The surrounds didn’t lack any information, but they became surprisingly passive partners. During the most violent scenes, these came to life acceptably well, though they could seem a bit “speaker specific” and they didn’t mesh as smoothly as I’d expect.

Audio quality felt more than acceptable, with speech that felt natural and concise. Any intelligibility issues connected to the accents, not the recordings.

Music appeared fairly full, though the score could’ve seemed a bit more dynamic. Effects felt about the same, as they showed reasonable heft but didn’t come across as particularly robust. All in all, this was an adequate mix but not a memorable one.

Only minor extras appear here, and One Smoking Camera runs 11 minutes, 10 seconds and brings notes from director of photography Tim Maurice-Jones, editor Niven Howie, and effects coordinator Simon Gosling.

The featurette looks at storyboards, photography, editing, and effects. “Camera” becomes a pretty good overview of the subject matter.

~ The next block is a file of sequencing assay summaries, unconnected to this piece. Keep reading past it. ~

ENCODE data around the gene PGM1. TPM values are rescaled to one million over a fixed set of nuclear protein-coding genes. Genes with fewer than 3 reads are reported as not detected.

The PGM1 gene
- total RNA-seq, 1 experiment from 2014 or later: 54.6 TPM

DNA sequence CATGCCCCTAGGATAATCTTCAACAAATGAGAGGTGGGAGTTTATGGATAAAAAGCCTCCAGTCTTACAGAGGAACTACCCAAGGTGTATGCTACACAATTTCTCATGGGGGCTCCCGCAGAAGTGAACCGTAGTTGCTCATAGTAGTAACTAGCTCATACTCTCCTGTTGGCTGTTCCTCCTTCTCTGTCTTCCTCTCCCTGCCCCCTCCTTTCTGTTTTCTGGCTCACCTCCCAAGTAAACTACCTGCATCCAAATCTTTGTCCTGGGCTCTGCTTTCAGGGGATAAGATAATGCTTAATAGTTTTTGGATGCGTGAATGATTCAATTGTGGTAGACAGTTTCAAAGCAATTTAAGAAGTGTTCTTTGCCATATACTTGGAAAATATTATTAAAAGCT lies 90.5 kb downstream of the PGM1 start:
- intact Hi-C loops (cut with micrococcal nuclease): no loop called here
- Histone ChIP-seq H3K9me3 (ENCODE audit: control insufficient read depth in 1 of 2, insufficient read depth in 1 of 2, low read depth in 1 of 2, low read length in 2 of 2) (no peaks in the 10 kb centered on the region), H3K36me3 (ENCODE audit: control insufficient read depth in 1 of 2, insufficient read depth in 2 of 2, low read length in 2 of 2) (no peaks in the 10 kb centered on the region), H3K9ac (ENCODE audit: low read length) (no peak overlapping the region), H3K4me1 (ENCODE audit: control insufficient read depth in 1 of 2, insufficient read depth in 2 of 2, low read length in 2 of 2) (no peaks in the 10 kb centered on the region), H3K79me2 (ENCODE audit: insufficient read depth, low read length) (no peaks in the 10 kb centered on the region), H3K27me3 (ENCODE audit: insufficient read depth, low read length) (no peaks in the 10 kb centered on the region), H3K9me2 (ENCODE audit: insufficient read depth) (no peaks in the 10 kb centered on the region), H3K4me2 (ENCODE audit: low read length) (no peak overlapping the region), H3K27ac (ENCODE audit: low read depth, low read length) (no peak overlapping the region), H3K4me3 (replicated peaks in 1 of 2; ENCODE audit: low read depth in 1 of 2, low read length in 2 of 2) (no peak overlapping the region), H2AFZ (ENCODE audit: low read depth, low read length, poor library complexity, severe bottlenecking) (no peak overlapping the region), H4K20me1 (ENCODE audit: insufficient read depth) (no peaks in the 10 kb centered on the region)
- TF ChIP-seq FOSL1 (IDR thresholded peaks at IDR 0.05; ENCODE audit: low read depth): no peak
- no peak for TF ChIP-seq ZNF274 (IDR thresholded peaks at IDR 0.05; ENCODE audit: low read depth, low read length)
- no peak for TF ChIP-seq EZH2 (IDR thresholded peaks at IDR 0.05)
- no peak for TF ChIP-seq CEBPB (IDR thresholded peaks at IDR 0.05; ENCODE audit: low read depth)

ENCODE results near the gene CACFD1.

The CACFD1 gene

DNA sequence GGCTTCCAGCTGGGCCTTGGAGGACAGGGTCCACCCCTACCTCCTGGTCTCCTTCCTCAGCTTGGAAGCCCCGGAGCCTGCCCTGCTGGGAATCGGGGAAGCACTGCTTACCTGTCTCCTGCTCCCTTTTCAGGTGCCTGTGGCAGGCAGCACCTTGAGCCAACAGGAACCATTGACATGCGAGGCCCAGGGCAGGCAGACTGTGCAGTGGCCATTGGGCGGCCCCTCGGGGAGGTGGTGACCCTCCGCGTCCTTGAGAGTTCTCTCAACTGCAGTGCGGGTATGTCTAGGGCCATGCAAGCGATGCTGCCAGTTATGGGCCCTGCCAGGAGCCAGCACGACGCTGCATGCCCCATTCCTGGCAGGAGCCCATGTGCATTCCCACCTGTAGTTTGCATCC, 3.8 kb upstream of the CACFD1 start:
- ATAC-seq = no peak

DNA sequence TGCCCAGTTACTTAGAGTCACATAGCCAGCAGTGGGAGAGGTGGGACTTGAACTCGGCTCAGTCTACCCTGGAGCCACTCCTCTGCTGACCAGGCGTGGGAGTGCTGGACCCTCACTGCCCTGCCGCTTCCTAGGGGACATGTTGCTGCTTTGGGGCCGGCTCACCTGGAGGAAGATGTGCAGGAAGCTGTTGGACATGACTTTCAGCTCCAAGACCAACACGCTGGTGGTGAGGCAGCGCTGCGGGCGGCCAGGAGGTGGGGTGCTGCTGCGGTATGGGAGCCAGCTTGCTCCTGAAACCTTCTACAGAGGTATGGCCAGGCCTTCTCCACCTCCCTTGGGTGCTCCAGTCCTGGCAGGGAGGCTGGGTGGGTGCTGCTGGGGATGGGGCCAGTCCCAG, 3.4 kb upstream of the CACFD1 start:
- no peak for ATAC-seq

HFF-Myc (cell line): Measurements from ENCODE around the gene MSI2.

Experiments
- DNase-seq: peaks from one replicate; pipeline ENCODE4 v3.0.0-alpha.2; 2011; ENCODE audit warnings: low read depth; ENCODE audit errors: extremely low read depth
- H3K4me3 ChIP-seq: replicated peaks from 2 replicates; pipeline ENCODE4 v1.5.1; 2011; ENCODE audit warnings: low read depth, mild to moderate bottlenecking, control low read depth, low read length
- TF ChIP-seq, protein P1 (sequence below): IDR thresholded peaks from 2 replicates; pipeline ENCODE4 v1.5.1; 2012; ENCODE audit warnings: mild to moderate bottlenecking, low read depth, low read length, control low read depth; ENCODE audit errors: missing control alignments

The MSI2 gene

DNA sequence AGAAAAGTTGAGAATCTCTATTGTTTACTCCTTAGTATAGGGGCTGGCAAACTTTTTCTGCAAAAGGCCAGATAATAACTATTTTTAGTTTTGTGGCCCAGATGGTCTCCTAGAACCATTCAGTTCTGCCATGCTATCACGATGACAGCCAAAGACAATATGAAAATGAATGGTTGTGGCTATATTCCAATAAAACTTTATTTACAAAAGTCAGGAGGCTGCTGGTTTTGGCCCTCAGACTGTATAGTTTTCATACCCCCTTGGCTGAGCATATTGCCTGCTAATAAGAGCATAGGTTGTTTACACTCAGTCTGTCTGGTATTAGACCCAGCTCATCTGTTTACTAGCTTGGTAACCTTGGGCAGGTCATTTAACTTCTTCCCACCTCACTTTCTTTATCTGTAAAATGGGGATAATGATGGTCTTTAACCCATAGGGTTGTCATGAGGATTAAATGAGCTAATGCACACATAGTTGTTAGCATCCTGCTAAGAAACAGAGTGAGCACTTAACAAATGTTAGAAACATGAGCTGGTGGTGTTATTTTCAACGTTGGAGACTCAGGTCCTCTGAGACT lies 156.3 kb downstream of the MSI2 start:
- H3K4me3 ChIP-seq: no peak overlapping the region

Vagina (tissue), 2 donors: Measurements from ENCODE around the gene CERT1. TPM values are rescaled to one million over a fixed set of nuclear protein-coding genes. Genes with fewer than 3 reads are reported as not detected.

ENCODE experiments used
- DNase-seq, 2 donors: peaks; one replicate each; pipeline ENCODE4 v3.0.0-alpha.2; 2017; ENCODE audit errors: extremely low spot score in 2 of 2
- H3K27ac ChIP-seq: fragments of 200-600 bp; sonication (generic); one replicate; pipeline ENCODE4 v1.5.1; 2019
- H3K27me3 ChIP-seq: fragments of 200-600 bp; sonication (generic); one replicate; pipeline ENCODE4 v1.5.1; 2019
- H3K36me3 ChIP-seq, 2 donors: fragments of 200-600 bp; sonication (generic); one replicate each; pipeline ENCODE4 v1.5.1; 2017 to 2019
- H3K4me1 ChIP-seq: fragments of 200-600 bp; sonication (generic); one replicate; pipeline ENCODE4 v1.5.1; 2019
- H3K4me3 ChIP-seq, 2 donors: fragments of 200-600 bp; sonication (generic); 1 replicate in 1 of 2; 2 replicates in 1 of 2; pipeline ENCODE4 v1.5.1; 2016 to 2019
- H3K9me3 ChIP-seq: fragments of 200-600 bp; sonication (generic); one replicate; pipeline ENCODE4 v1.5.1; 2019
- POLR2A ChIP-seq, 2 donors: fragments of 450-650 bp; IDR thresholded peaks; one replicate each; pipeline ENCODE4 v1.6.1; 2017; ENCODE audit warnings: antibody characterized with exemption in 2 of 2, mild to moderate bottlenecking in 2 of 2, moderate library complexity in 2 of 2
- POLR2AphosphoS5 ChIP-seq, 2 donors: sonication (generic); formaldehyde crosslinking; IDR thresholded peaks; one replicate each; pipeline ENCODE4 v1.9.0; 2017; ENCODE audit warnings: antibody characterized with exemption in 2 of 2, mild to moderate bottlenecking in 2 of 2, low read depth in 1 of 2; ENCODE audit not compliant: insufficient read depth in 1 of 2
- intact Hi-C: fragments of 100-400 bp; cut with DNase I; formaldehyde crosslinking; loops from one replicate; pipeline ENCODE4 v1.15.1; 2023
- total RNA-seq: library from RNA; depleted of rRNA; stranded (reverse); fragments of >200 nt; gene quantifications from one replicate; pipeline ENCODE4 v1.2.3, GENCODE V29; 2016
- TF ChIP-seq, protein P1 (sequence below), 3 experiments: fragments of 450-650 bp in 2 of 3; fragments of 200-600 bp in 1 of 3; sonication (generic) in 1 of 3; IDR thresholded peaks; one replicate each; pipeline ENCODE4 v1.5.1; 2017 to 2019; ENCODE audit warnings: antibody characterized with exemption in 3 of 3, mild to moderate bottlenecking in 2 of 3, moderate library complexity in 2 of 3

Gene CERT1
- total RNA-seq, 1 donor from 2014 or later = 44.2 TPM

Lock, Stock and Two F**cking Barrels goes for one minute, 55 seconds and offers a montage of “F-word” uses in the film. This seems pointless to me, but it’s harmless.

Guy Ritchie’s debut, Lock, Stock and Two Smoking Barrels can seem rough around the edges. Nonetheless, it packs a lively wallop and becomes a fun entry in the crime drama. The Blu-ray comes with adequate audio but visuals look terrible and we find skimpy supplements. The film needs a new transfer.

Viewer Film Ratings: 3 Stars Number of Votes: 1